Chinese Medicine and the Cultivation of Health



The Parks in Beijing are beautiful


Practicing Bagua at the Great Wall

Am just back from China, where I was enrolled in a two-week course in classical Chinese Medicine and the cultivation of health. We studied very intensively every day, with the weekends off to practice, sight see, and rest.


The Forbidden City

The Great Wall

The focus of the afternoon classes was acupuncture- various protocols and diagnostic principles, herbal medicine, moxabustion practices, diet, and even a little bit of Chinese astrology. We had a wonderful section on scalp acupuncture, which is so effective img_3595for neurological issues including pain, mobility, anxiety, depression, learning, autism, stroke recovery, and many more. We practiced on each other and used ourselves as case studies to enhance our understanding of diagnosis and treatment. How wonderful to think of lifting a weight from people’s lives by helping them activate their inner resources to heal.


Turtle Shell Moxa


Moxa Massage

The morning sessions were held outdoors in the park. We learned and practiced a form of bagua, as well as several different meditation practices- Buddhist and Taoist, all with the purpose of cultivation of health, strength, and capacity.

I am very excited to integrate my new learning into my practice. What has been most impactful has been realizing how essential it is to focus on health cultivation. As a culture, we don’t prioritize this, China was a better example.

I loved to see people out in the parks practicing martial arts. People would domoxa treatments, even in public, as it is well known that the application of moxa is restorative. The pharmacy had an extensive raw herb apothecary. Everywhere there were inexpensive spas where you could get massage, foot massage, and moxa treatments. The food was slow cooked and healthful, for the most part. The culture seemed to support people taking care of themselves, more than in our culture, which is so focused on productivity.

Taking care of ourselves, or health cultivation requires an active commitment. And it’s not just about the perfect workout or the newest and best supplement or dietary regime. We have to uncover those areas where we tend to go out of balance and commit to cultivating qualities that can bring us back to harmony.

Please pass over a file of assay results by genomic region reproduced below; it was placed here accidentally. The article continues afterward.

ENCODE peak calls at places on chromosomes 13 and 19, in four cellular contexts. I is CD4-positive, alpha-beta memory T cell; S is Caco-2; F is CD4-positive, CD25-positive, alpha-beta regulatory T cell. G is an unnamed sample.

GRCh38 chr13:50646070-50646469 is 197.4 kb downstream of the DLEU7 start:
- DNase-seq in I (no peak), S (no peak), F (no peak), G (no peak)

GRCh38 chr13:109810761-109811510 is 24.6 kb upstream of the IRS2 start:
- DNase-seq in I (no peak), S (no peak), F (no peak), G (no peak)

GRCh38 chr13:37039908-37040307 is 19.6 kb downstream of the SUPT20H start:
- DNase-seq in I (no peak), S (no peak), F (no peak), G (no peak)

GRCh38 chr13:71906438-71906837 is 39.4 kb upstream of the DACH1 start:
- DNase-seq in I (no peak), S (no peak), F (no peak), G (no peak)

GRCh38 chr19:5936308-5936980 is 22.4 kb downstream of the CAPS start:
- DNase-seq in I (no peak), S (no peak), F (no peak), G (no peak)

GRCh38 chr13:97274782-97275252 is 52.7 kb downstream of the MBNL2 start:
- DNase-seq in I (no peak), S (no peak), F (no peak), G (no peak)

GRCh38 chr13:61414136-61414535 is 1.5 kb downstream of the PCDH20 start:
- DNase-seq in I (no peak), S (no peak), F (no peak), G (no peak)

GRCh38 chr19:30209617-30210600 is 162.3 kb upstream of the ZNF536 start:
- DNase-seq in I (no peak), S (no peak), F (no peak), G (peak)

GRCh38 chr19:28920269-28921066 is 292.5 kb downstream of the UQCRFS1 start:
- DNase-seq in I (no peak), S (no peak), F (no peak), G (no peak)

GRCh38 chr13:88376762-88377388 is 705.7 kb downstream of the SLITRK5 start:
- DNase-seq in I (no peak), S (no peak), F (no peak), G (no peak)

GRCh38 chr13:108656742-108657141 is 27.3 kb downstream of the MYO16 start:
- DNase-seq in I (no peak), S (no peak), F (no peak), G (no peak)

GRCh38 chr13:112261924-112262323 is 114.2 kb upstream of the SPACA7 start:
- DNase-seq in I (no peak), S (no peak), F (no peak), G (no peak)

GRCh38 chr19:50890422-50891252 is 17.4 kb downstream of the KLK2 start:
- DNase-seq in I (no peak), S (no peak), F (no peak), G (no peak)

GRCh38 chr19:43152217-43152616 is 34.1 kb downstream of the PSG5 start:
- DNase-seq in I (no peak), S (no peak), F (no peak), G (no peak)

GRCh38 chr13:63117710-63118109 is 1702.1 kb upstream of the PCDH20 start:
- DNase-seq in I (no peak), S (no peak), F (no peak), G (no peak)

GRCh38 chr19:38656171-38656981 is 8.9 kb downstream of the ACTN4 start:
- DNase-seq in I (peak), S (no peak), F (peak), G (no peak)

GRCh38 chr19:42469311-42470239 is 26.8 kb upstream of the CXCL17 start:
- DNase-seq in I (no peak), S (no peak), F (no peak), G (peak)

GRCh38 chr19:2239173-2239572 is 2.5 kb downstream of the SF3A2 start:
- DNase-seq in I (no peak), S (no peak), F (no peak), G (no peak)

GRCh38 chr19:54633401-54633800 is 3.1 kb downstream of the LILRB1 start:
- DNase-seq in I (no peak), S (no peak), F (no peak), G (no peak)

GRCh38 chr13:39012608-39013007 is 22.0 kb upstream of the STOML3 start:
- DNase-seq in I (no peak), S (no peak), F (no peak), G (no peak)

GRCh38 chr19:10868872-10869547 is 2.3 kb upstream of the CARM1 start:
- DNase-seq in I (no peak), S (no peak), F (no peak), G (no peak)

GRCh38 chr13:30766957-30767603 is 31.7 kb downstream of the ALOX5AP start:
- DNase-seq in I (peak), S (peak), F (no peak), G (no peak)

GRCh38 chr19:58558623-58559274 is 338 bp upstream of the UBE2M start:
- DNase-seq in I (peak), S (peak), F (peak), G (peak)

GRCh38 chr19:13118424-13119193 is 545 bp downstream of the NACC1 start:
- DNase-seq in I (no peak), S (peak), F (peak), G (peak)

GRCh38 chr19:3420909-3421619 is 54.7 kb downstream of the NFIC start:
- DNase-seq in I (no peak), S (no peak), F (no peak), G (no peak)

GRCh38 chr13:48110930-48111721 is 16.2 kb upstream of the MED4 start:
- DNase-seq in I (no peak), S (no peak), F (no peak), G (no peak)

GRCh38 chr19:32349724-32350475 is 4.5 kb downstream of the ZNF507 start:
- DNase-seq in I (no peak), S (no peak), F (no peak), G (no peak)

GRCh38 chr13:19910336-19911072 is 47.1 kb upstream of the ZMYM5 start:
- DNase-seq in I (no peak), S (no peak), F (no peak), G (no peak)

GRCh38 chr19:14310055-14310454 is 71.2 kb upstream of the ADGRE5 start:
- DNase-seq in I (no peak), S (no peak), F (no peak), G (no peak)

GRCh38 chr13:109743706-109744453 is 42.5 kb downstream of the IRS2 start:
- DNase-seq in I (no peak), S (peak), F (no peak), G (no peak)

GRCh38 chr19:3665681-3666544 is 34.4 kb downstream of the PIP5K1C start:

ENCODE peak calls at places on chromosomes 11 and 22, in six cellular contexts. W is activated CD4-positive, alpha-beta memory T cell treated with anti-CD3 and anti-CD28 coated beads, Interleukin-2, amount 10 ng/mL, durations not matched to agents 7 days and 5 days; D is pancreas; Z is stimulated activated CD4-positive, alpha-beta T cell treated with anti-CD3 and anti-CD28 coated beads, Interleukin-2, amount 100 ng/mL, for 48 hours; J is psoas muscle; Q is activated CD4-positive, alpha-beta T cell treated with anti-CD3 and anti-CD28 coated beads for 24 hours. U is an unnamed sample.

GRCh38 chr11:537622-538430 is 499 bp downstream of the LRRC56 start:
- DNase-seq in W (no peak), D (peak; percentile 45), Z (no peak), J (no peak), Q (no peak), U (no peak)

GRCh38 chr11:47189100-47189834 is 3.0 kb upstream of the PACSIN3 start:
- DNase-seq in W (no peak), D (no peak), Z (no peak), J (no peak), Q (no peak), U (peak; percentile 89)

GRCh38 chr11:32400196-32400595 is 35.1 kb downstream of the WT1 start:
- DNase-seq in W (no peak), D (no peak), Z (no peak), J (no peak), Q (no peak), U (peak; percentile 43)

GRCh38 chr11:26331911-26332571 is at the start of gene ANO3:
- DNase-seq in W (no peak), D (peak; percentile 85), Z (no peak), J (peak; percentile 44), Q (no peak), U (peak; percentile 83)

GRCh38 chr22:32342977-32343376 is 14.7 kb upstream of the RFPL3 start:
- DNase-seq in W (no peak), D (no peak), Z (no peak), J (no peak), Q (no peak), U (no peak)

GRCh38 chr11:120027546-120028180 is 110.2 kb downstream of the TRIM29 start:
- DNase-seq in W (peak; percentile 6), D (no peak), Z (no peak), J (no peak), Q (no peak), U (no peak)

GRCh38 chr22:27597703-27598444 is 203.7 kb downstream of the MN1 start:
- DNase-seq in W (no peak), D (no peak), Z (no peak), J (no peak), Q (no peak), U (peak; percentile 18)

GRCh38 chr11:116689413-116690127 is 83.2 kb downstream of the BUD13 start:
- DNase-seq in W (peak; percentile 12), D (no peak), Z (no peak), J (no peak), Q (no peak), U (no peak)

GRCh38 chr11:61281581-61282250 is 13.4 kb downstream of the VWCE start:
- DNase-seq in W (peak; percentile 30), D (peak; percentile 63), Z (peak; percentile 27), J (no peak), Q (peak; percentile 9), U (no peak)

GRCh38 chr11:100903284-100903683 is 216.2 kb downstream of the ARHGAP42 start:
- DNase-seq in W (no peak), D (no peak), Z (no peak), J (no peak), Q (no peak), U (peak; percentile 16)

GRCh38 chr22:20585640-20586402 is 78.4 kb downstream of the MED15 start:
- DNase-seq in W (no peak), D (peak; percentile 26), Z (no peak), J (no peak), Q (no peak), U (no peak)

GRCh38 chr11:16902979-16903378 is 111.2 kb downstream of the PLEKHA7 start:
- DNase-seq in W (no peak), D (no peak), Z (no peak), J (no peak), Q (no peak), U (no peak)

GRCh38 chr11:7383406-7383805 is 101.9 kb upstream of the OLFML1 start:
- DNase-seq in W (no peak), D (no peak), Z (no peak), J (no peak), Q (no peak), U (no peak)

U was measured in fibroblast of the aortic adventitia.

The Buddhists have a concept and symbol of the phurpa or dagger, which is about the clarity to break through confusion and obstructions. The chant om benza satto hum gives us the ability to dissolve spiritual impurities and eliminate obstacles along the path to enlightenment that come from our past negative actions. Part of the Buddhist tradition is about acceptance and equanimity, but there is also an element of fierceness, that we benefit from if we can compassionately apply it to ourselves, where we absolutely don’t tolerate self harm and actions, thoughts, and attitudes which don’t serve our good.

We all have long standing patterns that stand in the way of our own self-care. One is the tendency to give too much and not take in enough. We can worry about others, which is draining for us. This is apropos of the season, as we are still in the time of the Earth element with the emotion of sympathy. What do we do about this? How do we have better boundaries? How do we really nurture self while fulfilling our responsibilities to others? Usually it is about subtle shifts in awareness. Review what is working and not working- where do you feel drained, where are you energized? Can you let go of things which are draining or do them differently? If you continue to do things that aren’t healthy- ask yourself why? What are you getting out of it? What do you need? How could you meet those needs in healthier ways? Can you be there for yourself first, and still be there for others?